For example, the root word of encomienda is encomendar, which means to take care of – the indios came under the encomendero’s care to be Christianized and educated;  in return he collects taxes and demand labor and other favors.  While the crucial difference between an encomienda and a hacienda is that the latter is private property, Francisco and Arriola in A History of the Burgis describe latter-day feudal relationships in haciendas in similar terms as the “agreement that the landlord has sole right to the land and that the tenant’s privilege to work for it for a small share of the crop stems from the landlord’s largesse and/or sufferance,” (emphasis is mine).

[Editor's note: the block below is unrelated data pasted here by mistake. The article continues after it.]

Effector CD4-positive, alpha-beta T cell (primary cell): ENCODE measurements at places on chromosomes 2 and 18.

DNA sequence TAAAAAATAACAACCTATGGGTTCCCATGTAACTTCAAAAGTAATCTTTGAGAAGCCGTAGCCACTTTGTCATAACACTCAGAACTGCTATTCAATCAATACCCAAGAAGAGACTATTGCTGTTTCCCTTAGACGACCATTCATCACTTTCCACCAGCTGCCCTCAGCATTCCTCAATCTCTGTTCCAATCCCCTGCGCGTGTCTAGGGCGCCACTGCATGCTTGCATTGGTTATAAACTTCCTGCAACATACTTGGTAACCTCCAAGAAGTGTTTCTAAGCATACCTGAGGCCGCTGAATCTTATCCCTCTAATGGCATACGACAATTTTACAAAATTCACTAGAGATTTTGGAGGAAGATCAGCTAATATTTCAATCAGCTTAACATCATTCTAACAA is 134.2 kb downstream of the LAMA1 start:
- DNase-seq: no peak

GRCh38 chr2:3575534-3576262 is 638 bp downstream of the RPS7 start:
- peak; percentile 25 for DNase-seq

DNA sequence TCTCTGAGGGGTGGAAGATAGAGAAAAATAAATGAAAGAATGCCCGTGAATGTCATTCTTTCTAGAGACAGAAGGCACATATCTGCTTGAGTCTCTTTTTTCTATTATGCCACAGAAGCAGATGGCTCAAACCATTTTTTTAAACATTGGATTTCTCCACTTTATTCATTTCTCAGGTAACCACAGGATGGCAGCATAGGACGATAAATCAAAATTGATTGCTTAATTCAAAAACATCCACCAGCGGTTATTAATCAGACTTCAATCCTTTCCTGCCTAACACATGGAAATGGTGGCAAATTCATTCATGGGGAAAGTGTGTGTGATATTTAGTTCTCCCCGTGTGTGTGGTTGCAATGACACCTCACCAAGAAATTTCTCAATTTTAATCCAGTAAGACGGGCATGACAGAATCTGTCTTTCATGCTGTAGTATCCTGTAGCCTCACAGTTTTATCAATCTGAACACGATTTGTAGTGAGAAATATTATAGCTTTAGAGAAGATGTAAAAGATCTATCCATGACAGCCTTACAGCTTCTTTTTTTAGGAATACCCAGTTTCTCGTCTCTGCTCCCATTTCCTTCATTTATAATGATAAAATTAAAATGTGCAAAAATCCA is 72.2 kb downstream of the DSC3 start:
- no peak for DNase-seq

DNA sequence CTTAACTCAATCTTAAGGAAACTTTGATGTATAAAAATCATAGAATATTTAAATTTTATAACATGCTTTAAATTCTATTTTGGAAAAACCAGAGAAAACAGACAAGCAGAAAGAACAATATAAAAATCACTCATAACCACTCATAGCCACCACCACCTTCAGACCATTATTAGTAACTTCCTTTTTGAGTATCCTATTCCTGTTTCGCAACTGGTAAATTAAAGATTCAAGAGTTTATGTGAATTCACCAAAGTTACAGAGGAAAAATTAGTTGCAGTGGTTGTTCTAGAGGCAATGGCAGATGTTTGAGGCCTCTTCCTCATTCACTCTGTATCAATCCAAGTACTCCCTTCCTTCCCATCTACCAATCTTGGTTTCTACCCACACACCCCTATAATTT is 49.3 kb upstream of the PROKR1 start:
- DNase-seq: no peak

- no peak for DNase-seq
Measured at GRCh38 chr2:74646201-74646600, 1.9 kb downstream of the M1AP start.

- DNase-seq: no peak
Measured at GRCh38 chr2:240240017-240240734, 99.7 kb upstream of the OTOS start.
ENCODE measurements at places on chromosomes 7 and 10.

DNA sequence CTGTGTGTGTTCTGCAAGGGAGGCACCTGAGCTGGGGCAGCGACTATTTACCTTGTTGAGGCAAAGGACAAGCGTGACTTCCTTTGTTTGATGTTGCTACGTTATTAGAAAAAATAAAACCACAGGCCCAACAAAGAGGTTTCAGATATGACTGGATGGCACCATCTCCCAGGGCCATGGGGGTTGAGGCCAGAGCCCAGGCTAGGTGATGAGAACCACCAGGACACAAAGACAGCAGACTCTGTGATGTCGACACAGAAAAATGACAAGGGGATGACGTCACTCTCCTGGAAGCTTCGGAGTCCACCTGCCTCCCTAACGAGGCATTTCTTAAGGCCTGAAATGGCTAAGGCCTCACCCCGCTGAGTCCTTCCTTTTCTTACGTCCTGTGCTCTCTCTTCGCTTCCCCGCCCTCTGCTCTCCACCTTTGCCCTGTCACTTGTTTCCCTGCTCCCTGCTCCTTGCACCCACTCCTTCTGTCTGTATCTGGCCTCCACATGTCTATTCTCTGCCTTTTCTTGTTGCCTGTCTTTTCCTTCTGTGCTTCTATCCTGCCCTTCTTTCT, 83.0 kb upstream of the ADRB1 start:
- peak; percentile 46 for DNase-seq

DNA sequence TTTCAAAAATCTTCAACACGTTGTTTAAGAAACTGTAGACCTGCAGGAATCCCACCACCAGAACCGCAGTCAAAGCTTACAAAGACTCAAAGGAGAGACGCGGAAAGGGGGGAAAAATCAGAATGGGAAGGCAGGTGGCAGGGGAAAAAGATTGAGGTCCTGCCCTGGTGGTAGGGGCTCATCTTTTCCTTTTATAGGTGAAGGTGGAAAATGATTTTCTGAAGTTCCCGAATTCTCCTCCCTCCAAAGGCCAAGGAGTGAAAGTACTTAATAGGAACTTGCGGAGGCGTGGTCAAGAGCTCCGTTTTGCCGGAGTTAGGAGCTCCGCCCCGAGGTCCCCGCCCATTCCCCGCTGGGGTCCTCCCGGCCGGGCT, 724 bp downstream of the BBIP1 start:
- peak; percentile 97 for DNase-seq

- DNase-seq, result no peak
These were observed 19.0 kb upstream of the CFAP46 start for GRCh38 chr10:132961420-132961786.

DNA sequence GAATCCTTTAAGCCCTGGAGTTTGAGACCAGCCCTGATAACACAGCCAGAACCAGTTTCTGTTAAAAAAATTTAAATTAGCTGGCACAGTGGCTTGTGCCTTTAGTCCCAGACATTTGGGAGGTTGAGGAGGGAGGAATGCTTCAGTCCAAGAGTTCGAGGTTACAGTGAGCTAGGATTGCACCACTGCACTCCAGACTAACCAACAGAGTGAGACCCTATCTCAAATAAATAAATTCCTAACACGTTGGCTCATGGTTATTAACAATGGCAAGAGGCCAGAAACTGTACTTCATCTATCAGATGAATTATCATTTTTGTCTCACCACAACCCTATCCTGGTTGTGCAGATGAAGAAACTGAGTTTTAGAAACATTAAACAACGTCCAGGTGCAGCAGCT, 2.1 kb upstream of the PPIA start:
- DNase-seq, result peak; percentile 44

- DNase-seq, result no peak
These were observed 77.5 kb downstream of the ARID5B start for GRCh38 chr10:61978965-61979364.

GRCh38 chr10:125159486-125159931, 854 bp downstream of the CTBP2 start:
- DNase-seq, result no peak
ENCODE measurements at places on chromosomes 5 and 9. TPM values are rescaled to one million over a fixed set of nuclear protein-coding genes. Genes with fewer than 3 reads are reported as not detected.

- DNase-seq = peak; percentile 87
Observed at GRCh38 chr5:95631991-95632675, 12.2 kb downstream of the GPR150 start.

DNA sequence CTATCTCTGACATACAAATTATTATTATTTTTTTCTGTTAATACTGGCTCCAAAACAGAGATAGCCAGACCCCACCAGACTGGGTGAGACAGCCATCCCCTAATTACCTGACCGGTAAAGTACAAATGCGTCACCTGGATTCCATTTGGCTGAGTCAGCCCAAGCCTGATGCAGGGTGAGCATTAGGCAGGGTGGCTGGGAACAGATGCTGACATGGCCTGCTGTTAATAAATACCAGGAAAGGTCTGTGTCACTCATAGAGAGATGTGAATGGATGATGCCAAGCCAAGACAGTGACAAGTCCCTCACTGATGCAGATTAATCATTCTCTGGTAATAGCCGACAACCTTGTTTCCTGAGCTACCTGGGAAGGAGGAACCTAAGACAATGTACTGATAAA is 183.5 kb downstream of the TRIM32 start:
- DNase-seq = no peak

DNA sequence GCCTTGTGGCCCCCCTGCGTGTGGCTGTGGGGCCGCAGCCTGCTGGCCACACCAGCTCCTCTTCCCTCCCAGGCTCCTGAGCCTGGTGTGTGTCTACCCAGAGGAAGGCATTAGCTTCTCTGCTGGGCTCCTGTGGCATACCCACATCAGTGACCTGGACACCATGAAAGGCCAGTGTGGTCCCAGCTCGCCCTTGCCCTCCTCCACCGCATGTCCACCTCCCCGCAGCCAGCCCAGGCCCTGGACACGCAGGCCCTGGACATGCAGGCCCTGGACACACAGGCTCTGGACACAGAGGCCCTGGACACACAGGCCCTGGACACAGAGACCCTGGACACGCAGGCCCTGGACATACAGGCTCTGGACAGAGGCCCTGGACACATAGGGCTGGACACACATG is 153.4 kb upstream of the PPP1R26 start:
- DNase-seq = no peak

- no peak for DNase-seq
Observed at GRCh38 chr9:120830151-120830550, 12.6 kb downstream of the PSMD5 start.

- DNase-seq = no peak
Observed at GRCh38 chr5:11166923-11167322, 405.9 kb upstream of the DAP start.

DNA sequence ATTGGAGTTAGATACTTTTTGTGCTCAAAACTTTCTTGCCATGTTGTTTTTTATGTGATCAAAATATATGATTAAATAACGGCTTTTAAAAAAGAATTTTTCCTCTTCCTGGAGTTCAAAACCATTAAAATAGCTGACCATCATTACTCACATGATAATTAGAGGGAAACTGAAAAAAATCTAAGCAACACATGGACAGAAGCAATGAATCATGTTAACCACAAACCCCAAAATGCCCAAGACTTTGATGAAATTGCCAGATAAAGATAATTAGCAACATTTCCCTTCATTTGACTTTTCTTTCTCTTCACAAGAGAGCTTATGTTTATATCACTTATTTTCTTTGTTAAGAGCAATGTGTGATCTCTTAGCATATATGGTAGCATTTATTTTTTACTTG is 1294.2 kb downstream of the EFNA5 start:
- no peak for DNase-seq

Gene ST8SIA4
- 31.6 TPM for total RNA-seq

These relations are disguised to be co-dependent and harmonious (calling tenants kasama or katiwala, for example), but in truth they are designed for maximum exploitation by holding hostage not just the stomachs, but the hearts and minds of those in the inferior position.  The feudal relations that have been the lot of majority of Filipinos for centuries has historically resulted in the massive economic inequalities and the asymmetrical distribution of power we see until today.